We have had many discussions on this here previously. It is possible on an N-reg and it is possible on an EASA-reg in certain circumstances below 1200kg (ELA1) and should one day become possible in certain circumstances over 1200kg (ELA2). However, many people can’t do it because they don’t have the contact(s) or don’t have a hangar in which they are allowed to work (due to airfield-political factors). Based on my contacts I would say the great majority of people who do have a suitable hangar still can’t do it. And the great majority of owners don’t want to get all that involved anyway; they just want to take their plane to a company and leave it there with a key on the seat.

first flight after maintenance should be no pax, VFR, day, local, good wx.

I have always done that. But I feel much better if I also inspected things.

Shoreham EGKA, United Kingdom

Peter wrote:

The GA maintenance business – both the good firms and the bad ones – struggles to make a living out of a community which is mostly short of cash, and this isn’t going to magically improve.

The solution is to remove the business element from this aspect of our hobby, at least as a mandatory factor written into regulations. Preservation of tax revenues does not justify political protection of nonproductive business.

I do most of the maintenance on my certified aircraft myself, under A&P supervison, and I think the introspection that follows having done some work (prior to flying the plane myself) has a genuine safely benefit. It’s amazing how ‘sleeping on it’ will sometimes result in a figurative light bulb coming on in my head, revealing some refinement or recheck that can be done. After that ‘cycle’ is complete I feel confidence settling in.

It’s also useful to have a second set of eyes for even trivial jobs: recently I’ve done some engine maintenance and was ready to recowl the plane. In response to that, my friend and A&P texted that he’ll need to have a look first… so the cowl is off until next weekend. Teamwork between friends works in reducing errors having potentially hazardous affect. The quality achieved is clearly higher than if I’d handed the plane over to the average shop.

Last Edited by Silvaire at 22 May 15:15

I’ve had numerous post maintenance issues, from the trivial to potentially serious. These worst have been fixings missing on a torque tube support leading to asymmetric flap deployment (TB10), nut missing from an elevator cable (PA18) and pressurisation left in system test mode (BE90)

On aircraft with a lot of breakers and switches it’s definitely required to go through very thorough checks. There are some switches that you switch on when you accept delivery of the aircraft and you never touch again;. HOWEVER. aircraft engineers always seem to leave all the switches in unexpected places, breakers get pulled, etc.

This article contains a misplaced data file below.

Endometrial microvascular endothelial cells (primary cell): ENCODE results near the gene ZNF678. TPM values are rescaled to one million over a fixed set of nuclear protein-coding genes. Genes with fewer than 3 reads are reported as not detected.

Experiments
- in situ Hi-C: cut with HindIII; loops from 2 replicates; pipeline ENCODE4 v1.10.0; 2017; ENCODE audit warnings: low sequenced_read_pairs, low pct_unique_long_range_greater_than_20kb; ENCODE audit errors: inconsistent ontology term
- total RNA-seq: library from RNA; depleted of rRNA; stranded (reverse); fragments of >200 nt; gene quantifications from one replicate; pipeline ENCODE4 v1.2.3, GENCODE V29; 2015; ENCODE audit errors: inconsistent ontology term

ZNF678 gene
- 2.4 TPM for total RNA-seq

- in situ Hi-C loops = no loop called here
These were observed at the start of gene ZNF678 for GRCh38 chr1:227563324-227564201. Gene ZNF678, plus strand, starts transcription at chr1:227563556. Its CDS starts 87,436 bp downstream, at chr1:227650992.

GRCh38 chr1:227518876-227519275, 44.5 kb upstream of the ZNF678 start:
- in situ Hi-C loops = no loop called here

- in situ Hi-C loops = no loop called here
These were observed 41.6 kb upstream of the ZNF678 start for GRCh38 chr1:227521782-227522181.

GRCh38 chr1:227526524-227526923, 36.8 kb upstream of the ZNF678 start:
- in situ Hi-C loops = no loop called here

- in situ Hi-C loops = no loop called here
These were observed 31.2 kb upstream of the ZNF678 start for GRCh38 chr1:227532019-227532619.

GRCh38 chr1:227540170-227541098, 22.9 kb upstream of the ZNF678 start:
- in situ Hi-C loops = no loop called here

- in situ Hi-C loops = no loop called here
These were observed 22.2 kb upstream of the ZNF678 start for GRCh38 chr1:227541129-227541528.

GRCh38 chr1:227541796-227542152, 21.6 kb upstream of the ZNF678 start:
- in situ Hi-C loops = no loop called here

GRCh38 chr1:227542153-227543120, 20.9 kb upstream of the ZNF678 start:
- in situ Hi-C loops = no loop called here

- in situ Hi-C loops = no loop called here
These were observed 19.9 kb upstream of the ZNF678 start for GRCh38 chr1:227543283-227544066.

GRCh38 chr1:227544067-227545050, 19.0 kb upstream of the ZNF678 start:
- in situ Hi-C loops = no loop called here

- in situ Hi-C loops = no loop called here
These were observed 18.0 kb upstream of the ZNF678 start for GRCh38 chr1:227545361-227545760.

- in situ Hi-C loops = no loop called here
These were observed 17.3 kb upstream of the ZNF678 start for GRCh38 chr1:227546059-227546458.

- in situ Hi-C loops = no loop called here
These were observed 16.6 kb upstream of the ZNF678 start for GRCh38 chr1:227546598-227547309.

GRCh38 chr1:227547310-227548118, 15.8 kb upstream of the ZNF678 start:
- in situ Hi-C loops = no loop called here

Darley Moor, Gamston (UK)

I used to argue, vainly I may add, that I pay you, (A REGULATED MAINTENANCE COMPANY), an expert, to manage this on my behalf. In this circumstance, it is my aeroplane. The one I fly myself and family in.

Given your industry is regulated, I can assume that regulation makes/prompts/necessitates, you to comply. I should, having paid you for that compliance/work, turn up, sign the release paper, and fly my airworthy, aircraft, away. Ehhhhh…..not so.

Once you have uncovered the various mess they have made to your aircraft, you decide to complain to the regulator, by way of MOR. Nothing happens. You then meet with said regulator, who tells you, it is your responsibility as owner and operator. You then return to maintenance company, who frankly do not care, ask for some money back to fix the disaster they have made, and guess what?

We have done this to death, many times, on these forums, and I certainly do not wish to start again. However, your most dangerous flight, will be the one after maintenance. That should give you a flavour of what you need to attempt to do.

Fly safe. I want this thing to land l...
EGPF Glasgow


If your shop was the last to work on the plane (removed the cowl) then it is their fault whetever they say. A shop that would not find THAT is really useless, IMHO.

Last Edited by at 22 May 17:20

Alexis, I would agree entirely. Problem was, it was the local CAA inspector that told me it was my responsibility.

Fly safe. I want this thing to land l...
EGPF Glasgow